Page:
Just got word that our meetup & WC organizer from Kathmandu, Nepal —Sakin Shrestha, who’s also a theme reviewer — got his visa approved to come to WCSF/summit/team meetup. Yay!

In this case I had to respond to a lot of (essay) questions from the consular agent in addition to the information I’d already provided in the visa invitation letter. If anyone has any contacts at the state department that I might be able to talk to about how to make this process easier in general (since it’s the same info going to consulates in multiple countries, for WordPress events), hit me up. 🙂

#diversity, #summit, #wcsf2014

Diversity Outreach FAQ

We’ve been talking about diversity — more diverse organizing teams, more diverse speaker rosters, more diverse contributor groups — and most everyone wants to help us grow in that area. Where we fall down is people not knowing how to get there. To that end, based on the success of the Philly Tech Week Diversity Mixer, I asked @liljimmi to work on a how-to guide for throwing a diversity mixer, with the thought that local wp meetups could throw similar events. She got together with some of the organizers last weekend and they put together a draft, which she shared with me. The thing that stood out was that it had a lot of how-to on planning a party, but only a couple of lines on how to do the outreach to diverse communities to get people interested. Tracy and I talked about ways to build out that section, and are thinking the best way to answer sensitive questions is to have people ask them.

So! If Andrea were to tell you, “There should be a diverse group of people working together to choose speakers,” or, “I really need you to work on the diversity of your speaker roster this year,” what questions would run through your mind?

Add as many questions as you can think of in the comments, and that will provide a starting point for building an FAQ, and possibly language/email templates that could be used for cold-call outreach. Don’t try to censor yourself here. Say things as bluntly as you would feel them, so we can create an FAQ that addresses real situations. Post all the questions you would have, even if someone else already did, so that we can also see which questions are the most frequently asked. (Ha)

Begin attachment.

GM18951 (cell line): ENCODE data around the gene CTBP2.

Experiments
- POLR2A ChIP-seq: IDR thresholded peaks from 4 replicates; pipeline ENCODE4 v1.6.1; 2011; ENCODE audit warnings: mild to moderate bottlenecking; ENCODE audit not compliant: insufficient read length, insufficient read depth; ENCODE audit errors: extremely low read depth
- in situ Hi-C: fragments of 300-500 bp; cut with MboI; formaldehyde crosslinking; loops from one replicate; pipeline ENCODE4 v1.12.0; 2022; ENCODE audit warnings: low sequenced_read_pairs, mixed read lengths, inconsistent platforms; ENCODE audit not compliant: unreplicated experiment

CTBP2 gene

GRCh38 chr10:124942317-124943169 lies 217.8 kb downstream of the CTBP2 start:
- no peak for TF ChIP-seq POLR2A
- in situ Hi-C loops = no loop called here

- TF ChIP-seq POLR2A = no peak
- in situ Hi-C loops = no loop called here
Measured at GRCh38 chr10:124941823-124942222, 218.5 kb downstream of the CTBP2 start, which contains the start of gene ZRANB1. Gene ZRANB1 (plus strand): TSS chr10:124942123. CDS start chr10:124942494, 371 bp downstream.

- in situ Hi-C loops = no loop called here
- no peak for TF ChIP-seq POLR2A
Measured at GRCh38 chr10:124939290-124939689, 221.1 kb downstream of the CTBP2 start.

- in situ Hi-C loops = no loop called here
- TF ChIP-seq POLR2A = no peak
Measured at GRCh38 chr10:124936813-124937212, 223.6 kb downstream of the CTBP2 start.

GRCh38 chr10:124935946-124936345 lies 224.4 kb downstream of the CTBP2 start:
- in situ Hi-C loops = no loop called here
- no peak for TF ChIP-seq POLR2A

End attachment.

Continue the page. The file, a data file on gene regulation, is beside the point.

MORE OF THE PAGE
I’ll start:

  • I don’t know anyone who’s [from an underrepresented group]. How do I meet those people?
  • If I go to a Blogging While Black meetup event to try and meet some people, won’t I (as a white person) be accused of invading their space?
  • What’s the best way to contact people without inserting myself where I assume I’m not wanted/welcome?
  • How do I ask someone to get involved in a way that doesn’t tokenize them?
  • Could you tell me what to say when I’m contacting a person [from an underrepresented group] about getting involved so I don’t say something that’s inadvertently insensitive/racist/ableist/sexist/etc?
  • How much of this kind of outreach should be public vs private?
  • If I reach out to someone and they don’t reply, if I try again or even three times, is that being persistent because we all know that email piles up, or am I harassing someone that isn’t interested?
  • If someone in my group starts ranting about quotas and affirmative action, do you have language I can use to shut them up allay their concerns and convince them of the importance of diversity outreach?

#diversity, #faq

Diversity Outreach, Existing Groups

We talked awhile back about reaching out to existing groups working in this area to see where we could partner in an effort to increase diversity in the wp community (and esp in the contributor community). I’ve started putting out feelers/emailing organizations and setting up calls to discuss possibilities like workshops, support, etc. This past week I contacted a handful, but would like to officially take suggestions of groups that you know of that are working to bring more underrepresented groups (re gender, age, dis/ability, race, you name it) into tech, open source, blogging, dev, or any related area. Don’t be afraid to think outside these areas, too — I contacted a girls rock band program, for example, because posting their songwriting efforts and having a revision history, having a musician’s website, and having audio and video playlists could all enhance the existing program.